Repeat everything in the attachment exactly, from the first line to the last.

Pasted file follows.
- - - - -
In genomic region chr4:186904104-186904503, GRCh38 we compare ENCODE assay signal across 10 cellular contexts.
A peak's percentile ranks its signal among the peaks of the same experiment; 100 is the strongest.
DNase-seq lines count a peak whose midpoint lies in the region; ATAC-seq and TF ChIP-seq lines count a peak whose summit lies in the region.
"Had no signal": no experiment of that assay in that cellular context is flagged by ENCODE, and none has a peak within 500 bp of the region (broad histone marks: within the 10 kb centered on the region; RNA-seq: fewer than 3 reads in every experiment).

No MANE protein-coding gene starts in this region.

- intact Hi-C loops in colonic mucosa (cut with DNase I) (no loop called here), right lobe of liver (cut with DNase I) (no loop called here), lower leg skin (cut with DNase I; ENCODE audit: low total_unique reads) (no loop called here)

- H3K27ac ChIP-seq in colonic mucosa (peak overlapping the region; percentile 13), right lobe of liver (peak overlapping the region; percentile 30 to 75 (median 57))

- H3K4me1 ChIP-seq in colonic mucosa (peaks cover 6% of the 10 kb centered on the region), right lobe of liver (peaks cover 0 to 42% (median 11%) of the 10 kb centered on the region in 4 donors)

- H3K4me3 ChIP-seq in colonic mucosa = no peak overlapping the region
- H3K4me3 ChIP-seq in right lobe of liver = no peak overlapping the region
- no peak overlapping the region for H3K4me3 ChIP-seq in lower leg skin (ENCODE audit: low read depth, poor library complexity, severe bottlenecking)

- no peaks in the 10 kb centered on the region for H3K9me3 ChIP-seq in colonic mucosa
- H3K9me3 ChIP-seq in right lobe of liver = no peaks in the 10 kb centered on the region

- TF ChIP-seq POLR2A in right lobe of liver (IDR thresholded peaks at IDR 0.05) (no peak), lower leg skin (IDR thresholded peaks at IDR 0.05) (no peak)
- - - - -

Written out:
In genomic region chr4:186904104-186904503, GRCh38 we compare ENCODE assay signal across 10 cellular contexts.
A peak's percentile ranks its signal among the peaks of the same experiment; 100 is the strongest.
DNase-seq lines count a peak whose midpoint lies in the region; ATAC-seq and TF ChIP-seq lines count a peak whose summit lies in the region.
"Had no signal": no experiment of that assay in that cellular context is flagged by ENCODE, and none has a peak within 500 bp of the region (broad histone marks: within the 10 kb centered on the region; RNA-seq: fewer than 3 reads in every experiment).

No MANE protein-coding gene starts in this region.

- intact Hi-C loops in colonic mucosa (cut with DNase I) (no loop called here), right lobe of liver (cut with DNase I) (no loop called here), lower leg skin (cut with DNase I; ENCODE audit: low total_unique reads) (no loop called here)

- H3K27ac ChIP-seq in colonic mucosa (peak overlapping the region; percentile 13), right lobe of liver (peak overlapping the region; percentile 30 to 75 (median 57))

- H3K4me1 ChIP-seq in colonic mucosa (peaks cover 6% of the 10 kb centered on the region), right lobe of liver (peaks cover 0 to 42% (median 11%) of the 10 kb centered on the region in 4 donors)

- H3K4me3 ChIP-seq in colonic mucosa = no peak overlapping the region
- H3K4me3 ChIP-seq in right lobe of liver = no peak overlapping the region
- no peak overlapping the region for H3K4me3 ChIP-seq in lower leg skin (ENCODE audit: low read depth, poor library complexity, severe bottlenecking)

- no peaks in the 10 kb centered on the region for H3K9me3 ChIP-seq in colonic mucosa
- H3K9me3 ChIP-seq in right lobe of liver = no peaks in the 10 kb centered on the region

- TF ChIP-seq POLR2A in right lobe of liver (IDR thresholded peaks at IDR 0.05) (no peak), lower leg skin (IDR thresholded peaks at IDR 0.05) (no peak)